To learn more about patient counseling preferences, the researchers surveyed Dutch patients with ALS. According to an online survey, 65% of 128 patients would like to know a reliable individual estimate of their survival, 20% would not, and 15% said they do not know.
When asked when they prefer to discuss their prognosis with their physicians: 29% would want to know at time of diagnosis/first consultation; 21%, at the second visit; and 35%, at another consultation; the remaining 15% had no preference.
"Our online model is ethically sensitive and demands thoughtful implementation," the authors write. "It might support clinicians in helping patients to maintain a degree of autonomy and help them in planning their lives."
Free Online Tool
The model will be free and available online but is intended only for physician use "to minimise the risk of potential harm to patients if the prediction they receive is shorter than expected."
The findings also carry implications for future ALS research.
"The outcomes of this study have the potential to facilitate tailored care and trial design, which will hopefully lead to a more successful discovery of effective treatments for patients with this devastating disease," the researchers note.
A potential limitation of the study is the researchers did not account for riluzole (Rilotek, Rhône Poulenc Rorer), an agent associated with improved ALS survival, as a predictor in the model.
"We will continue to advocate a patient-centered approach and to focus on our ultimate goal: curing ALS. Research in ALS is a fast-evolving field, but as long as people die because of this disease, more urgency for finding a cure is needed," Westeneng said.
"We will therefore study how our model can improve clinical trial design. This will hopefully increase the power of new clinical trials and thereby the chance to find new treatments for ALS. Furthermore, several other follow-up studies will be conducted."
In an accompanying editorial, Hiroshi Mitsumoto, MD, from The Eleanor and Lou Gehrig ALS Research Center at Columbia University Medical Center in New York City, notes that "kudos should be given to the European ALS research community for gathering the large amount of information on patients that made the study possible. However, the ability of the model to prognosticate is not as precise as one would hope, because it provides a fairly wide range of survival times."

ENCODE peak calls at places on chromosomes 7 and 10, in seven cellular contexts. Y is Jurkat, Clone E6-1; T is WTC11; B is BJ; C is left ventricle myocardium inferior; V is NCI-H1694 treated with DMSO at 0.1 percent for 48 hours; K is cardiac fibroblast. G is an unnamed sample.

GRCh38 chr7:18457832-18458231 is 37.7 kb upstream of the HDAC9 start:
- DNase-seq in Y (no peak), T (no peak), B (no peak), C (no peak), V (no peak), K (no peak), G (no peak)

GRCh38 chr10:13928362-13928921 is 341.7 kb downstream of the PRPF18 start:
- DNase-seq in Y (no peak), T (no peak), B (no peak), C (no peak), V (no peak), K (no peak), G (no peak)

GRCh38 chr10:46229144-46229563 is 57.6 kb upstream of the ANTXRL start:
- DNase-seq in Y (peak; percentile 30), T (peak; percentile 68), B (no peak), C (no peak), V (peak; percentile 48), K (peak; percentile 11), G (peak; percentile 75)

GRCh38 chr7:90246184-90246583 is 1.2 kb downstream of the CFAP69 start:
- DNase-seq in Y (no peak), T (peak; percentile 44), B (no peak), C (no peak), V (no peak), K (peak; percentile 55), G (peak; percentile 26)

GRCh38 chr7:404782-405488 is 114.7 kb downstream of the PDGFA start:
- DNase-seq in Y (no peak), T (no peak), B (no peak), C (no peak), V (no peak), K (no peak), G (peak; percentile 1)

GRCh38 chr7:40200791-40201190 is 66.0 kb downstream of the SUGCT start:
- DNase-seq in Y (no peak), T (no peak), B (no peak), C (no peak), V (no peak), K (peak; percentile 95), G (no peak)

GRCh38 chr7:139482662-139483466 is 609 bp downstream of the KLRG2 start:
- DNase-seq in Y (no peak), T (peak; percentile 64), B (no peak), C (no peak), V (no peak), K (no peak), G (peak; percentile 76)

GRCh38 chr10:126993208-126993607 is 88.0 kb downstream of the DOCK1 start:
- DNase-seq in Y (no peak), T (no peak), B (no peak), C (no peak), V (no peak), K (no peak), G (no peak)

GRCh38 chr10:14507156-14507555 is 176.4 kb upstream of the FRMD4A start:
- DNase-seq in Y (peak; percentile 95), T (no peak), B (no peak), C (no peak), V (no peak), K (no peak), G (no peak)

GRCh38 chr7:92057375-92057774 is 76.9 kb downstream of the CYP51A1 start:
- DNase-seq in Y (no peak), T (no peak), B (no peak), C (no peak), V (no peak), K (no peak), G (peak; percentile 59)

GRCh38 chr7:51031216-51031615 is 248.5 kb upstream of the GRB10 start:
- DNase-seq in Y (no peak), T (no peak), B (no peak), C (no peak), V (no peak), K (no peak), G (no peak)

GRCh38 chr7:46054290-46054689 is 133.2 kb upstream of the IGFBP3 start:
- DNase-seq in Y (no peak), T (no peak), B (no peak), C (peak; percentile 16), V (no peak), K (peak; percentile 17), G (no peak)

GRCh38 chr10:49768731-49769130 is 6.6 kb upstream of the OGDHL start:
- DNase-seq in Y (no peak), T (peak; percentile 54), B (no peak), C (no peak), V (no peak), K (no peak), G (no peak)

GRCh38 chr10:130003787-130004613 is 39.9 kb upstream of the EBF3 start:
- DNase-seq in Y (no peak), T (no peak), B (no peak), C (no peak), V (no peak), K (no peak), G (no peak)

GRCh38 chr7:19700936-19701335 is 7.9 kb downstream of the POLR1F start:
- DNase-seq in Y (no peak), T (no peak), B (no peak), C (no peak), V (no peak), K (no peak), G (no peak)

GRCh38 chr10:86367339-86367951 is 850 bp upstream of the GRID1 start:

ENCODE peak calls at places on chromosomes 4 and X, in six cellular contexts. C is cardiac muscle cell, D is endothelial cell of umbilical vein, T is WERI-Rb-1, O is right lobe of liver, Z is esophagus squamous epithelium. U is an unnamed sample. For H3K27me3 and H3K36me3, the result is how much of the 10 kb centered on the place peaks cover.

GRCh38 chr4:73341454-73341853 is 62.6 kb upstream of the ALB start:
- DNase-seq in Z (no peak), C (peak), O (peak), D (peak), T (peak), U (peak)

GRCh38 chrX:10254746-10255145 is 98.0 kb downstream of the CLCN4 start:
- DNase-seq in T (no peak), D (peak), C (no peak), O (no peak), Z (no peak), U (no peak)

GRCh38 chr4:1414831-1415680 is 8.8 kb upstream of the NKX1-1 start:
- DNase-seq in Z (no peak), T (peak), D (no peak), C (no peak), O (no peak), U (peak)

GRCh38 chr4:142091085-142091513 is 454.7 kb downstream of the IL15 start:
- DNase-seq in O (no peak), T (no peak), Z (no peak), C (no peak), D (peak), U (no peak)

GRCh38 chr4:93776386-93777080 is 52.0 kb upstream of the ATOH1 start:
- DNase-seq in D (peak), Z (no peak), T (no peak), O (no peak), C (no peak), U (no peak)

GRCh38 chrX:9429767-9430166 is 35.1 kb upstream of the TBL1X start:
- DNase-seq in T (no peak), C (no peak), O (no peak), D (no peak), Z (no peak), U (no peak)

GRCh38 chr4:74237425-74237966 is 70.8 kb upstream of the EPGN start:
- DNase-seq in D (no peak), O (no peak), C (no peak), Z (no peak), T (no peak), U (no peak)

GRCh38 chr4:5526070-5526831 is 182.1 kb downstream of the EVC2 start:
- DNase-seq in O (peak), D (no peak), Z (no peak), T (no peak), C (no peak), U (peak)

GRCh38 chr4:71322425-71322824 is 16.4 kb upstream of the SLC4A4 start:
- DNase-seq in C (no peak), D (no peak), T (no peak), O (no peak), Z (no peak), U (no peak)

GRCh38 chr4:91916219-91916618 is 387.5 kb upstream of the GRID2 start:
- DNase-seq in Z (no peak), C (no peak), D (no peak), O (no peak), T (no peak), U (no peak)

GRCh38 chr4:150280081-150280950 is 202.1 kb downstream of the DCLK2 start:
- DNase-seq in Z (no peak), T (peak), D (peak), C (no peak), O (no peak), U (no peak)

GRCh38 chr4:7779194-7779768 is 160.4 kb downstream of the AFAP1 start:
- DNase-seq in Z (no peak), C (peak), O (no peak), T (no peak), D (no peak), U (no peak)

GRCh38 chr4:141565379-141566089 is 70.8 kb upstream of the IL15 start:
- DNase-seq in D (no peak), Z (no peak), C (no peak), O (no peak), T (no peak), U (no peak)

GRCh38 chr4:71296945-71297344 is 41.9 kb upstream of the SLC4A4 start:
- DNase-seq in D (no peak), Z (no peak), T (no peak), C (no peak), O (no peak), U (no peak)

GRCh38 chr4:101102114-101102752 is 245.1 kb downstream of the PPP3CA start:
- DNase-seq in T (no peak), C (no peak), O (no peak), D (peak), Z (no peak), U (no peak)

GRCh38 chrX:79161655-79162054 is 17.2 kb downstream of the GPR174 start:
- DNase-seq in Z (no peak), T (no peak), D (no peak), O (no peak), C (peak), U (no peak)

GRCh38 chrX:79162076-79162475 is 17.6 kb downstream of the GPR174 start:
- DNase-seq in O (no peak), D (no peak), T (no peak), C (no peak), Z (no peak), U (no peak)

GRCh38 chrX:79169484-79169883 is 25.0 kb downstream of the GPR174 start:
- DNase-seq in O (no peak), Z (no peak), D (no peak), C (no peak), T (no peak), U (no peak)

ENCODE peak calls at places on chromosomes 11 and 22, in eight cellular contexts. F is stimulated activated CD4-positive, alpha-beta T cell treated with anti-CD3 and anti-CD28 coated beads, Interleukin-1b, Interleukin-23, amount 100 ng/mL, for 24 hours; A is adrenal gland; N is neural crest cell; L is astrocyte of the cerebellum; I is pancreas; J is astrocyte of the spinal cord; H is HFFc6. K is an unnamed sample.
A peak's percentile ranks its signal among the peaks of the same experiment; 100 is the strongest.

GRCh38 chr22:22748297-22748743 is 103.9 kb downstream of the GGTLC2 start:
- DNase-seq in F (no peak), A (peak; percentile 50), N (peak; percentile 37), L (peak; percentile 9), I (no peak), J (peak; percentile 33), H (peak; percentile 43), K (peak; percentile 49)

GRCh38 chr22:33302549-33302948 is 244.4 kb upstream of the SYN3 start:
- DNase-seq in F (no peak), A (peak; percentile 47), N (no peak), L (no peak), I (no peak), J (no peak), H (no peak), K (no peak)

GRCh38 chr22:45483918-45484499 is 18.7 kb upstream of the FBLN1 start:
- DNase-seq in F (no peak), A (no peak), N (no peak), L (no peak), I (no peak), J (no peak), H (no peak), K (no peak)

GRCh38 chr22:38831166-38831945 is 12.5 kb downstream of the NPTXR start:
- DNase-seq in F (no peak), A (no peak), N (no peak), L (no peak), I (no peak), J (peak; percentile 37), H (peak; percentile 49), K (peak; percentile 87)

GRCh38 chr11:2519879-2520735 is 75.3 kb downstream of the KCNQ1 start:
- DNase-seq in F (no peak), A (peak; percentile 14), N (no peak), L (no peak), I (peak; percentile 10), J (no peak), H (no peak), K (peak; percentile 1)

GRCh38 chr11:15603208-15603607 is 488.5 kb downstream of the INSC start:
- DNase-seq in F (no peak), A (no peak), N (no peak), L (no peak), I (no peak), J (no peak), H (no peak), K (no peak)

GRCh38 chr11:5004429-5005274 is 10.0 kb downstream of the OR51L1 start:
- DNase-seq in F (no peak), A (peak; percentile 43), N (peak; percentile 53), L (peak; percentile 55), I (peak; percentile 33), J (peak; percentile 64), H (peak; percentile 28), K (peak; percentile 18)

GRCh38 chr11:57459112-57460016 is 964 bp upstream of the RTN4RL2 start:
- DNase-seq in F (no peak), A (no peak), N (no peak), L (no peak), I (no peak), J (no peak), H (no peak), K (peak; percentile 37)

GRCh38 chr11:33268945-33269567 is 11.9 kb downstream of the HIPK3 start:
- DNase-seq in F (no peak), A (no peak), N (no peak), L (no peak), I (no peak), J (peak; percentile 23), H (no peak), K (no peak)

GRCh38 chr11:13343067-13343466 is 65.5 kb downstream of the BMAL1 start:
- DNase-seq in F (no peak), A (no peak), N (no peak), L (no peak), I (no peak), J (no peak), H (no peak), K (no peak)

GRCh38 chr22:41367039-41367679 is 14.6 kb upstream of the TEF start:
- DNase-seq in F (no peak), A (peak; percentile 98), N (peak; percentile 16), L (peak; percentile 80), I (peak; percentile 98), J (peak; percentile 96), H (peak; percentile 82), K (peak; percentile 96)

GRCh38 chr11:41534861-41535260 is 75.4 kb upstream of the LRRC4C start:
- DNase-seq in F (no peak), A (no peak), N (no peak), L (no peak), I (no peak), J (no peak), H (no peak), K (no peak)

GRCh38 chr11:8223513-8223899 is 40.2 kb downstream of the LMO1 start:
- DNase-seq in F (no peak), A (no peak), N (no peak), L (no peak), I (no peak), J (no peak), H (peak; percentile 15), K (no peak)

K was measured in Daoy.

"This report raises new questions about how diagnoses and prognoses should be conveyed to patients," he writes. "I have seen many patients with this disease over the years, but discussing the diagnosis and prognosis has never become routine. This discussion, in my experience, is difficult and stressful because the utmost sensitivity is required for the delivery."
"One of the unique contributions of this study is that the model is accessible online. The investigators thoroughly discussed the ethical sensitivity required to protect patients who might become distressed upon learning their prognosis," Mitsumoto continues. "Therefore, the model is only currently available to physicians; yet, we know well that nothing can be hidden if a system becomes available online."
"In the end, the ALS community absolutely welcomes this scientific achievement," he says. "However, doctors who use this model must always keep patients in mind and use this information with great care and sensitivity."
The Netherlands ALS Foundation funded the study. Dr Westeneng has disclosed no relevant financial relationships. Dr Mitsumoto disclosed he receives grants from the National Institutes of Health, Muscular Dystrophy Association, Spastic Paraplegia Foundation, and Centers for Disease Control and Prevention. He also receives grants and personal fees from Cytokinetics; personal fees and other funding from Mitsubishi-Tanabe; and personal fees from Denali and Biohaven.
Lancet Neurol. Published online March 26, 2018. Abstract, Editorial
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Cite this: New Tool May Pinpoint Individual ALS Prognosis - Medscape - Apr 09, 2018.